November 5, 2007
By Lisa Plummer — Tradeshow Week
Speak to CMTA Hartford Boat & Fishing Show Manager Grant Westerson about his industry, and you’ll learn all about a form of recreation that continues to grow, especially along the Eastern seaboard. As executive director of the Connecticut Marine Trades Assn., Westerson has been at the helm of a show that has more than doubled in size over the past three years. Yet the humble captain claims the impressive growth of the show resulted from a combination of elbow grease and a great opportunity – a new venue.
When the CMTA had a chance to move its boat and fishing show from the Hartford Civic Center to the roomy new 540,000 square foot Connecticut Convention Center, what resulted wasn’t just show growth, but a mushroom effect. Between 2005 and 2006 the show expanded from 68,000 square feet to 155,000 sq. ft. and the number of exhibiting companies jumped from 110 to 200. This past January, show attendance exceeded 16,000.
Westerson, who has been in the recreational boating industry since childhood, can’t say enough about the professionalism of the CCC and his association staff.
“We worked very hard at it, took a lot more staff hours and did a lot more lobbying to run the show in a new facility,” he said. “There was lots of competition for that, but 35 yearsof experience weighed us in very deeply. (Hartford) could have picked any other show, but elected to stick with the state trade association.”
The CMTA was founded in 1954 to promote the interests of the recreational boating industry in Connecticut. It sports a current membership of 300, and for the past eight years, the annual boat and fishing show has been its primary event. This past January’s marked the 39th annual edition.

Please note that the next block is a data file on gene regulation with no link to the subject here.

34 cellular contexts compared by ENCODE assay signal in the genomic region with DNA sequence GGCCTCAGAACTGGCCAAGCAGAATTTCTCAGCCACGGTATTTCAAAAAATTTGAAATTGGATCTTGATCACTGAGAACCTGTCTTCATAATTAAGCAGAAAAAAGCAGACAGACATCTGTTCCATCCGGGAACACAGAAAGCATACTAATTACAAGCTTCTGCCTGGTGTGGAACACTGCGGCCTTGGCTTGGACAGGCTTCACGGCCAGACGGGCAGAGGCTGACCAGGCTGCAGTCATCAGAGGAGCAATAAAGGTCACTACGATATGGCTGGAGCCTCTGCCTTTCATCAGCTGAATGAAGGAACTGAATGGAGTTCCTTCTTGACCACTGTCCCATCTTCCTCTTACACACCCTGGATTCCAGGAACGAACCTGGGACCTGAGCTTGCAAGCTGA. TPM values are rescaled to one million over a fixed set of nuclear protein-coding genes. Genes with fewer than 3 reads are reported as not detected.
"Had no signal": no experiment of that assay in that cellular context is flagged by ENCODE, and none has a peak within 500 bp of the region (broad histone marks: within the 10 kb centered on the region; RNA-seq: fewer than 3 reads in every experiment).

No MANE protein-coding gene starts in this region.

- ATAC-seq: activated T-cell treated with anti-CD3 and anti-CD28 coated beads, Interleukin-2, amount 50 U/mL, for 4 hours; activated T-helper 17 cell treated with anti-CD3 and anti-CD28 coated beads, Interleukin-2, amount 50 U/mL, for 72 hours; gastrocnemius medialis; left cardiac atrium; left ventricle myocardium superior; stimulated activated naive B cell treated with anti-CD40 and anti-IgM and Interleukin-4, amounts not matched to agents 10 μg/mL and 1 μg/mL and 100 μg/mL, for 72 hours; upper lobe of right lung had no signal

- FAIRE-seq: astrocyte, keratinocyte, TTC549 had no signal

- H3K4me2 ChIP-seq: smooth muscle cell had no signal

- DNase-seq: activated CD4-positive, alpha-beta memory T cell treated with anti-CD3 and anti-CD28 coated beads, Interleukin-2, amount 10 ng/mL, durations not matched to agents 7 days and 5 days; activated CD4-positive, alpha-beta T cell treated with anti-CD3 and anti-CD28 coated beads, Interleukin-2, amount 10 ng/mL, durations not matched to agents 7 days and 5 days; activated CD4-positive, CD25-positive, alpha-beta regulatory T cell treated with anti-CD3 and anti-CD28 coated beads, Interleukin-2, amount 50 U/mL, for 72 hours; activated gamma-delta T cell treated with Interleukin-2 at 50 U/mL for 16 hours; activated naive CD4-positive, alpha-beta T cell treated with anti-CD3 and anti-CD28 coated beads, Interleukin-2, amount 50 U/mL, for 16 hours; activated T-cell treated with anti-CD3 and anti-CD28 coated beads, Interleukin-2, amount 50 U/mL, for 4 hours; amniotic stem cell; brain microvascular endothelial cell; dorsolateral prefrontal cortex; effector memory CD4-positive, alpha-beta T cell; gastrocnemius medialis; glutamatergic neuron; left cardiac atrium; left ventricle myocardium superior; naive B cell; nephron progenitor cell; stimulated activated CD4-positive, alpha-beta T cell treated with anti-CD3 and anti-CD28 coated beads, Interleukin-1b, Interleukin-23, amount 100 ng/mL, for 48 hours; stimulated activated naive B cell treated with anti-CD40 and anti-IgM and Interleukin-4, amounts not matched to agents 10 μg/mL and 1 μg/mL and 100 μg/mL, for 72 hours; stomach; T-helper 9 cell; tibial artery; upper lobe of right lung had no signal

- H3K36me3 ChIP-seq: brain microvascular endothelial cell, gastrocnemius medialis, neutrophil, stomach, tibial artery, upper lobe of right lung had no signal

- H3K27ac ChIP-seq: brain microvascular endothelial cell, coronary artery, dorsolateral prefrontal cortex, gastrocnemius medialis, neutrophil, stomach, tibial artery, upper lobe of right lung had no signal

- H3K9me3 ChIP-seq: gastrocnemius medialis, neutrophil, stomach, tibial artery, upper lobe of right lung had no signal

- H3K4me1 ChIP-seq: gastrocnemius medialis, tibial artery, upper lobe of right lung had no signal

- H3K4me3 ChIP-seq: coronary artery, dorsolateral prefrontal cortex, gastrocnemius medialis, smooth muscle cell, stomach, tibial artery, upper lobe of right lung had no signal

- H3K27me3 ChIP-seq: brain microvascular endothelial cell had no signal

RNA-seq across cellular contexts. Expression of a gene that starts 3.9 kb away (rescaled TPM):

The new convention center is part of a city and state effort to revitalize Hartford’s downtown district. According to Westerson, the area is going through a rebirth.
“The Connecticut Convention Center (has been) beautiful for Hartford and for Connecticut. The people are incredibly easy to work with and recognize what business is,” he said.
But, Westerson added, boating isn’t just a business; it’s a lifestyle. Before heading the association for 12 years and the show for almost a decade, he got his start in the industry by working around (and running) the family yacht dealership for 30 years. When he’s not managing the CMTA, he is an accredited marine surveyor and officer.
“I spend Sundays in season running the marine police boat, making life wonderful for the boaters in the area,” Westerson said. “I do get in plenty of boating, but with speeders, drunks and accidents, it has become more of a calling. There is a great professional satisfaction involved when you find a lost person at 4 a.m.”
There seems to be no stopping the show’s wave of success. Next year’s event, set to take place Jan. 24-27 at the CCC, is already 98 percent sold out.